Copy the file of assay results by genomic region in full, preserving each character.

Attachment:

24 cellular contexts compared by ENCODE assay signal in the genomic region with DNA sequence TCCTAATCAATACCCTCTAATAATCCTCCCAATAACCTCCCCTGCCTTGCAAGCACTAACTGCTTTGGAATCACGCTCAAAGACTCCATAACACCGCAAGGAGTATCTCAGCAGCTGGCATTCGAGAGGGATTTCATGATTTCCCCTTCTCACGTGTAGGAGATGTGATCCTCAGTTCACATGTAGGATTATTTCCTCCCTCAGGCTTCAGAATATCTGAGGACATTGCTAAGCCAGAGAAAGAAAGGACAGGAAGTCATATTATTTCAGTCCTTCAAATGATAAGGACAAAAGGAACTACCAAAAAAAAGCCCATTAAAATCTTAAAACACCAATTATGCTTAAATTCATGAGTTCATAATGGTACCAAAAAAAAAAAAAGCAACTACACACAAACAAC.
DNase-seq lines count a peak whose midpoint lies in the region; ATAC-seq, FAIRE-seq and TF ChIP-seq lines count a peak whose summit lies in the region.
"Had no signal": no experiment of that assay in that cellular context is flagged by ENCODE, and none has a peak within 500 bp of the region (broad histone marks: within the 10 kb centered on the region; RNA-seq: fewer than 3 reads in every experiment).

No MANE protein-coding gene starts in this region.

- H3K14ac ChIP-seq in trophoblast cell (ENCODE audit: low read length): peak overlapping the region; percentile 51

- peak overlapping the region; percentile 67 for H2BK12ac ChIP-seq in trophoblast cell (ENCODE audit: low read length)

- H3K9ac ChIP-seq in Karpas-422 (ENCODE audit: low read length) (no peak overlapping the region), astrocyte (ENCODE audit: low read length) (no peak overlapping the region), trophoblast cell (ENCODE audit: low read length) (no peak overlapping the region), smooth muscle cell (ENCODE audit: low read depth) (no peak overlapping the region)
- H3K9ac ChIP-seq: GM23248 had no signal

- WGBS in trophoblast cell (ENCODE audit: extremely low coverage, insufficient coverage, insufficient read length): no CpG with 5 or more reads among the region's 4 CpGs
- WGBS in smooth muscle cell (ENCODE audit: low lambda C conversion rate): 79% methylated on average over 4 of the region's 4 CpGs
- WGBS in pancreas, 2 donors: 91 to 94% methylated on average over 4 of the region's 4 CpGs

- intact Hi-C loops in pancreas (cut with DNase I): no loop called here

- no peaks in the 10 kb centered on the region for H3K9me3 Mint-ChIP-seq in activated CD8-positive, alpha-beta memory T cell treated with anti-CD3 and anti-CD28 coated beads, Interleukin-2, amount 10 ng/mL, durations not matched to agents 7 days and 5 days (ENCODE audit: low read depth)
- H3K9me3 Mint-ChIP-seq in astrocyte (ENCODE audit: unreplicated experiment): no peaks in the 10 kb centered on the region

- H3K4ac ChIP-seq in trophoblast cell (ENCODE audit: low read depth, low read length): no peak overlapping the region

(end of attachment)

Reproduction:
24 cellular contexts compared by ENCODE assay signal in the genomic region with DNA sequence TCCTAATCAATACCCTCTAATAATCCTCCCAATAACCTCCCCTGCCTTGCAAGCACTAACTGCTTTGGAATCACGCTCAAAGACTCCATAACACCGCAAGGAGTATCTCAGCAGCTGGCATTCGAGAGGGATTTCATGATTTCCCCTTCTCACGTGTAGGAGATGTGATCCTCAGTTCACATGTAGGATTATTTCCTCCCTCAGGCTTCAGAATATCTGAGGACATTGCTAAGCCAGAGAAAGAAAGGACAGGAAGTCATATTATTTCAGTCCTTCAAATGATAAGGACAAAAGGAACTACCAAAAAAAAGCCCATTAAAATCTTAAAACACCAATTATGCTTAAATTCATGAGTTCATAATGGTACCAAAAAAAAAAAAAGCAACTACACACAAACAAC.
DNase-seq lines count a peak whose midpoint lies in the region; ATAC-seq, FAIRE-seq and TF ChIP-seq lines count a peak whose summit lies in the region.
"Had no signal": no experiment of that assay in that cellular context is flagged by ENCODE, and none has a peak within 500 bp of the region (broad histone marks: within the 10 kb centered on the region; RNA-seq: fewer than 3 reads in every experiment).

No MANE protein-coding gene starts in this region.

- H3K14ac ChIP-seq in trophoblast cell (ENCODE audit: low read length): peak overlapping the region; percentile 51

- peak overlapping the region; percentile 67 for H2BK12ac ChIP-seq in trophoblast cell (ENCODE audit: low read length)

- H3K9ac ChIP-seq in Karpas-422 (ENCODE audit: low read length) (no peak overlapping the region), astrocyte (ENCODE audit: low read length) (no peak overlapping the region), trophoblast cell (ENCODE audit: low read length) (no peak overlapping the region), smooth muscle cell (ENCODE audit: low read depth) (no peak overlapping the region)
- H3K9ac ChIP-seq: GM23248 had no signal

- WGBS in trophoblast cell (ENCODE audit: extremely low coverage, insufficient coverage, insufficient read length): no CpG with 5 or more reads among the region's 4 CpGs
- WGBS in smooth muscle cell (ENCODE audit: low lambda C conversion rate): 79% methylated on average over 4 of the region's 4 CpGs
- WGBS in pancreas, 2 donors: 91 to 94% methylated on average over 4 of the region's 4 CpGs

- intact Hi-C loops in pancreas (cut with DNase I): no loop called here

- no peaks in the 10 kb centered on the region for H3K9me3 Mint-ChIP-seq in activated CD8-positive, alpha-beta memory T cell treated with anti-CD3 and anti-CD28 coated beads, Interleukin-2, amount 10 ng/mL, durations not matched to agents 7 days and 5 days (ENCODE audit: low read depth)
- H3K9me3 Mint-ChIP-seq in astrocyte (ENCODE audit: unreplicated experiment): no peaks in the 10 kb centered on the region

- H3K4ac ChIP-seq in trophoblast cell (ENCODE audit: low read depth, low read length): no peak overlapping the region